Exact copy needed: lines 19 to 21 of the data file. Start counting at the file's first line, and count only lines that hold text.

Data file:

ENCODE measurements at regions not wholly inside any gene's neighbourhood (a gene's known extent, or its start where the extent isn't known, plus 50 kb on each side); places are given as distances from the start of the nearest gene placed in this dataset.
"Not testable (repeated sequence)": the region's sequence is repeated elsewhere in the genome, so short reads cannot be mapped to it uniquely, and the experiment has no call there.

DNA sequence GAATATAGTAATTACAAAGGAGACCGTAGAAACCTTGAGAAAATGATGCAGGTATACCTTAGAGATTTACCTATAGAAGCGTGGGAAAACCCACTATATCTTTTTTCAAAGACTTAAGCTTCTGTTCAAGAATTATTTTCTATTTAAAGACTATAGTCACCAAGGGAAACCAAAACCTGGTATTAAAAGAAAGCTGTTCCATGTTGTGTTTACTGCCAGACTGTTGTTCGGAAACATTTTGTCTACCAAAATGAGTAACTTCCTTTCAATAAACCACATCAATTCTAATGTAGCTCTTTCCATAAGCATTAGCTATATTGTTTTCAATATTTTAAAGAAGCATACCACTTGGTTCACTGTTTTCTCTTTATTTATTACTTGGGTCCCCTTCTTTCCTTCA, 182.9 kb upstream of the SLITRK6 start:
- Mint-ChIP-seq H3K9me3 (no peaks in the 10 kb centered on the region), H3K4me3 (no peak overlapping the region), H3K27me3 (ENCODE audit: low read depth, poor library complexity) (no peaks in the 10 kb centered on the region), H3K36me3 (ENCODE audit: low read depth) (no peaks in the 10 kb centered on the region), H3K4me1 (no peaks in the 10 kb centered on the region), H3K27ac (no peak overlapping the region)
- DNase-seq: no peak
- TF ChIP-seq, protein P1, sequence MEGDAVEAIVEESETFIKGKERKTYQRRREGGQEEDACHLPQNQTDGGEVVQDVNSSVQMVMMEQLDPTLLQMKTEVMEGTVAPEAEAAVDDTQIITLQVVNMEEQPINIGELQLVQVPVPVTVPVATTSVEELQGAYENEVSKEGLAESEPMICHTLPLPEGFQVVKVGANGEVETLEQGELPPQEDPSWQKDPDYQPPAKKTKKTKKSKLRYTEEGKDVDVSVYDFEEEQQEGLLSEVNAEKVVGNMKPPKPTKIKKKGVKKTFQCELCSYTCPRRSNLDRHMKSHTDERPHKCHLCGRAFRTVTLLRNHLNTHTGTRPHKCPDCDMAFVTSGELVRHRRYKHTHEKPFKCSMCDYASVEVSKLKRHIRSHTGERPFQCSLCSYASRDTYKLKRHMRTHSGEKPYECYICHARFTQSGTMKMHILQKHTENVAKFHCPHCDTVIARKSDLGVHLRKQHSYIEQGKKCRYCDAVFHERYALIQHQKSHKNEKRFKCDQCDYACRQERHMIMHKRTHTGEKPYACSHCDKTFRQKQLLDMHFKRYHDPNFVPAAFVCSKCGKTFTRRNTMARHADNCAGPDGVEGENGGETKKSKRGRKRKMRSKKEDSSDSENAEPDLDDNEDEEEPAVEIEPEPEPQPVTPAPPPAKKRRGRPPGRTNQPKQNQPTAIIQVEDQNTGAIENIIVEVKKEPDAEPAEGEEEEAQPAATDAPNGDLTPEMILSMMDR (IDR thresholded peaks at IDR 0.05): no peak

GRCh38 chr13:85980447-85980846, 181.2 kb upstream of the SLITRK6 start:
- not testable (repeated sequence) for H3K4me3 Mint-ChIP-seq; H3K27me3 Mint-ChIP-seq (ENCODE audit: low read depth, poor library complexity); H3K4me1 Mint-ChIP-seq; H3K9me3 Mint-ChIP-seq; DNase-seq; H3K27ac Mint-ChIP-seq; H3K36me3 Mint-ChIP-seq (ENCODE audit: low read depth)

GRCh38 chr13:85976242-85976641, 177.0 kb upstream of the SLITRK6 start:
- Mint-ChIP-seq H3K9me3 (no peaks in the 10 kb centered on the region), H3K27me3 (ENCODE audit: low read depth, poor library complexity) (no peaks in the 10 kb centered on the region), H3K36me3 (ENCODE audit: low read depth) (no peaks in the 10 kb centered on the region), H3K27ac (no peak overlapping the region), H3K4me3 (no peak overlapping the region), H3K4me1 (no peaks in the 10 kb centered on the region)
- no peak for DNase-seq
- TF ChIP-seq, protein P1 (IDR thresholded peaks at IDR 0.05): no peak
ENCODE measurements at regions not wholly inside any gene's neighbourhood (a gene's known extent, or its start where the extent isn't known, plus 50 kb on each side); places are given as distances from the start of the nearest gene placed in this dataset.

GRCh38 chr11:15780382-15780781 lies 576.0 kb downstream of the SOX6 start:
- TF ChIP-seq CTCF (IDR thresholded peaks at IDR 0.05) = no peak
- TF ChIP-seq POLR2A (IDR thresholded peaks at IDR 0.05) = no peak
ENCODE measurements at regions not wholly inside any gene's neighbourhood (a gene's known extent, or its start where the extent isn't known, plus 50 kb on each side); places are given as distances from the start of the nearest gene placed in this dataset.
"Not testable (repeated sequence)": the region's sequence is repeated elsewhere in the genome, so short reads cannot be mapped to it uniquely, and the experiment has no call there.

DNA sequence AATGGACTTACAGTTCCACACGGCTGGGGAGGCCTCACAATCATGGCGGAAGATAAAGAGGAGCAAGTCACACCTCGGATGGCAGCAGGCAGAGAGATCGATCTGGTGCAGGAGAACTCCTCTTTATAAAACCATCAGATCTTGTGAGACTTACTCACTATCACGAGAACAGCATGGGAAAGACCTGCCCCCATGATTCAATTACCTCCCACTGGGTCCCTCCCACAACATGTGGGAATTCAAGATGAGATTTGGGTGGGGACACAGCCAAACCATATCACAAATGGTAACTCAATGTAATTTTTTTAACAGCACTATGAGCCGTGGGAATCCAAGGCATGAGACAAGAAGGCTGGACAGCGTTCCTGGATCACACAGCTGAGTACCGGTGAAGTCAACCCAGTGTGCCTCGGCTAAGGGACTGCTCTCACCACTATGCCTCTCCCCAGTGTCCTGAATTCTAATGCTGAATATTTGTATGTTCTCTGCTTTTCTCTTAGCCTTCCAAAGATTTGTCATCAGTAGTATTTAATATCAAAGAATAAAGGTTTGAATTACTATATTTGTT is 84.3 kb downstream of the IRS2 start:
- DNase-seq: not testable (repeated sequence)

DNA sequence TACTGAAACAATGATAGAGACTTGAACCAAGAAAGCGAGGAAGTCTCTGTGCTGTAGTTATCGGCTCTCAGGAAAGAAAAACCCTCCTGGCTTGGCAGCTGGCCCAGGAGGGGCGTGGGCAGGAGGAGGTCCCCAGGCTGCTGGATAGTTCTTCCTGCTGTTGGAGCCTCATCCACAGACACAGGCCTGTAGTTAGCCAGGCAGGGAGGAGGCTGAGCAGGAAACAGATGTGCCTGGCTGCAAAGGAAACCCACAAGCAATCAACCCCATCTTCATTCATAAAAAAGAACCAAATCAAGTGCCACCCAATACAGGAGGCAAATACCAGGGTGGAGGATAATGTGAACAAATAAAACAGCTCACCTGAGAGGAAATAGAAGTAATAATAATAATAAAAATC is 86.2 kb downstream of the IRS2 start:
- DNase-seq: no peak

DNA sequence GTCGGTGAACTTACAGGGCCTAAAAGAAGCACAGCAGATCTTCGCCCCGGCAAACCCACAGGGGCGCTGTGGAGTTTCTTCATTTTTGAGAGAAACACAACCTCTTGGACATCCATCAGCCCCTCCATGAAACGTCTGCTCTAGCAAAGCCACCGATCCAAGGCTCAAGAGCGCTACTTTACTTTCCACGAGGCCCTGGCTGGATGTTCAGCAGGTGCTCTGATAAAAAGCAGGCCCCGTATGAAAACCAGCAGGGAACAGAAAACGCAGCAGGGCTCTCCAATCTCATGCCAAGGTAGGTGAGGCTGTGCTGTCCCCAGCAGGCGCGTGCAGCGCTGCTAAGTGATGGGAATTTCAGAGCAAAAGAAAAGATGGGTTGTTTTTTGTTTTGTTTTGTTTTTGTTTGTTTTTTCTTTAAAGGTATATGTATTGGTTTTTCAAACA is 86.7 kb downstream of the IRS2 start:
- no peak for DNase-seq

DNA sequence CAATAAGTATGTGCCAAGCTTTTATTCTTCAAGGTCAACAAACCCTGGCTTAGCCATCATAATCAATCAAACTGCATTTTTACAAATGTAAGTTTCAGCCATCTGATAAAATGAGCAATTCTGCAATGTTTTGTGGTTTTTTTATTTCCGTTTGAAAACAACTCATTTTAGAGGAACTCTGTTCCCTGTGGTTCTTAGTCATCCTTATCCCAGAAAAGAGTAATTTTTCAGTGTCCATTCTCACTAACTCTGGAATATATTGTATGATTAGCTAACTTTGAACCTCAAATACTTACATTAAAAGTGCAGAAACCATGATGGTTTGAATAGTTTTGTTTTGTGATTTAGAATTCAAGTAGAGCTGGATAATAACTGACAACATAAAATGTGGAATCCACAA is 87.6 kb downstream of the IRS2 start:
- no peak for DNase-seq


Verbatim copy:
DNA sequence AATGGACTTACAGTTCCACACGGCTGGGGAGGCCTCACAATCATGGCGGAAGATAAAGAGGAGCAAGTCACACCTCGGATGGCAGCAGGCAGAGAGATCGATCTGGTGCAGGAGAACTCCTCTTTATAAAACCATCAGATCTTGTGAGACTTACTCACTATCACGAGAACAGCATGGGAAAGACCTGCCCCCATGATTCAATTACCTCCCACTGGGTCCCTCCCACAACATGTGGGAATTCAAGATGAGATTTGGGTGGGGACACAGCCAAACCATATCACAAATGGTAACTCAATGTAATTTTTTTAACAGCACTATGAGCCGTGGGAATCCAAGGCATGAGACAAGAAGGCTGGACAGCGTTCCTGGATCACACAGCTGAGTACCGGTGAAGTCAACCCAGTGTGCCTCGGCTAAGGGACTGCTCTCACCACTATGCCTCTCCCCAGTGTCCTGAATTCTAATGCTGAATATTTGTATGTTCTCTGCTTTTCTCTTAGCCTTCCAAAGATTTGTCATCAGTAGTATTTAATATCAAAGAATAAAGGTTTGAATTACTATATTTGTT is 84.3 kb downstream of the IRS2 start:
- DNase-seq: not testable (repeated sequence)

DNA sequence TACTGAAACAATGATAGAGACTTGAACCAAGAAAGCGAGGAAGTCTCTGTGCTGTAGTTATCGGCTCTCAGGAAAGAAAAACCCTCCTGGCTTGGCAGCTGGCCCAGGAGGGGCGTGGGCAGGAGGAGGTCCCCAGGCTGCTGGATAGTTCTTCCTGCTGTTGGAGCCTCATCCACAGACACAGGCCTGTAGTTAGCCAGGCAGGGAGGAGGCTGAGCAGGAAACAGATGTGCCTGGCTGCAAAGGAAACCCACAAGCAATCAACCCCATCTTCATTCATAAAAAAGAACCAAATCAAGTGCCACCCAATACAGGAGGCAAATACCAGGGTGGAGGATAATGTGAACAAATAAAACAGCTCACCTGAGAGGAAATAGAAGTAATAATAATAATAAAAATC is 86.2 kb downstream of the IRS2 start: